Charity and justice are frequently set in opposition to one another. Some deride charity as little more than a bandage over social problems. Others scoff at social programs, pointing to the perpetuation of social problems in spite of decades of legislation directed at solving one or another of them.
In his book Doing Faithjustice: An Introduction to Catholic Social Thought, Fred Kammer, SJ explains that charity and justice are intimately related. He explains that, on the one hand, “Service is advocacy; it declares loudly and clearly that persons matter.” He continues, “Advocacy for gospel justice, on the other hand, must be rooted in service, remaining connected to the persons affected by the injustices structured into the systems of our society” (227). Living Catholic social teaching requires both a personal response to human suffering and a structural response that alleviates the causes of human suffering.
Likewise, Jean Vanier, founder of L’Arche, writes in Becoming Human that justice is “more than just following the law, not hurting people; it also means respecting and valuing each individual” (95). In fact, personal relationships—based in respect and value—with those who stand “outside” the boundaries of our everyday-relationships can provide us with a critical perspective on culture. Vanier explains:
When we ally ourselves with the excluded in society, not only are we enabled to see people as people and to join them in their struggle for justice, to work for community and places of belonging, but we also develop the critical tools for seeing what is wrong in our own society (96).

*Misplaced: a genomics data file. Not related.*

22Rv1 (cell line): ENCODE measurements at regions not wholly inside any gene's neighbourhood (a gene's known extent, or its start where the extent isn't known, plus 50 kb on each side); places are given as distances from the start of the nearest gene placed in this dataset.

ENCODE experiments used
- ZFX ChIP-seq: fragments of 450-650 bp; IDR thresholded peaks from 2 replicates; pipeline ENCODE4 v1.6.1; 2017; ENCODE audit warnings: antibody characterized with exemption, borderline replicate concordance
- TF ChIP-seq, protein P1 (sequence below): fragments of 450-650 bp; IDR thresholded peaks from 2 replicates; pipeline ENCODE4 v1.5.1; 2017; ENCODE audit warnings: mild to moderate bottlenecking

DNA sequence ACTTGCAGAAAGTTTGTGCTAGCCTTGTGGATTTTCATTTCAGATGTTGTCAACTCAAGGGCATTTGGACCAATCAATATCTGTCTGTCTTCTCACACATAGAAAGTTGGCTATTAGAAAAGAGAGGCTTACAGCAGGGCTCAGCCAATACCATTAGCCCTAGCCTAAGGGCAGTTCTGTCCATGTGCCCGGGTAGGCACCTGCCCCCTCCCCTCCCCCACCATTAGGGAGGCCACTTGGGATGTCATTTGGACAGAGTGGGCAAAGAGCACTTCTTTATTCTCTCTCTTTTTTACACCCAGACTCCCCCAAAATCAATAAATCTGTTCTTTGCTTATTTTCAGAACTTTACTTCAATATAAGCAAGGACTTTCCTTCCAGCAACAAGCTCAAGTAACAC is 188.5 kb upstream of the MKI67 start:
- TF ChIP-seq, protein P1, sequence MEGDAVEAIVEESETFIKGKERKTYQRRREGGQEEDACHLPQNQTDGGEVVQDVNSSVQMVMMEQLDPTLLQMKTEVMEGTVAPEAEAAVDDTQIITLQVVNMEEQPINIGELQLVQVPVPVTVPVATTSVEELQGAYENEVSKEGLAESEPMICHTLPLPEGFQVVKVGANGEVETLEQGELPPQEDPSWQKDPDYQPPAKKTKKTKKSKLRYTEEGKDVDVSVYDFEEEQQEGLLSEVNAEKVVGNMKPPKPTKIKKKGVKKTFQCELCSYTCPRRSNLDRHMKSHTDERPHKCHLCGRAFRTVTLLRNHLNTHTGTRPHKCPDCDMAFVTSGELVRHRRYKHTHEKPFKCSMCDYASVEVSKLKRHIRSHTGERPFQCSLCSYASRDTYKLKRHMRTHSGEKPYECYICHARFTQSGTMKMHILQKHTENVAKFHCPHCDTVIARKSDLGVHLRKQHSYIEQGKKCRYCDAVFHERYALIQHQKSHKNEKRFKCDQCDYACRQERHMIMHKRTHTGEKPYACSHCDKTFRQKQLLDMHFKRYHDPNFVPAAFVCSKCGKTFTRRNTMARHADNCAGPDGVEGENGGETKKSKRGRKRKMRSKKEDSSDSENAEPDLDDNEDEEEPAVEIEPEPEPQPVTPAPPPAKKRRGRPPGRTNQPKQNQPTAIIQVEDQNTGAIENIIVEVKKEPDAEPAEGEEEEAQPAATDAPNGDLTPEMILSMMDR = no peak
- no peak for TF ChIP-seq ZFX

Vanier acknowledges that holding this perspective is not easy. We “endanger the stability of our inner world” and risk estrangement from our friends and family. Yet, taking and holding this perspective is necessary. “We want to begin to work for change” only “when we cast a critical eye not only on ourselves but also on the group to which we belong” (96).
Gradually, through these relationships, Vanier promises, “As the human heart opens up and becomes compassionate, we discover our fundamental unity, our common humanity” (97). From the perspective of “fundamental unity” and a “common humanity,” doing justice becomes easier and a more just world possible. It begins in person-to-person contact and the development of personal relationships outside our everyday rounds.
See Fred Kammer, SJ, Doing Faithjustice: An Introduction to Catholic Social Thought, Mahwah, NJ: Paulist Press, 2004.
See Jean Vanier, Becoming Human, Mahwah, NJ: Paulist Press, 1998.
Submitted by: N. Rademacher, Ph.D., Assistant Professor, Religious Studies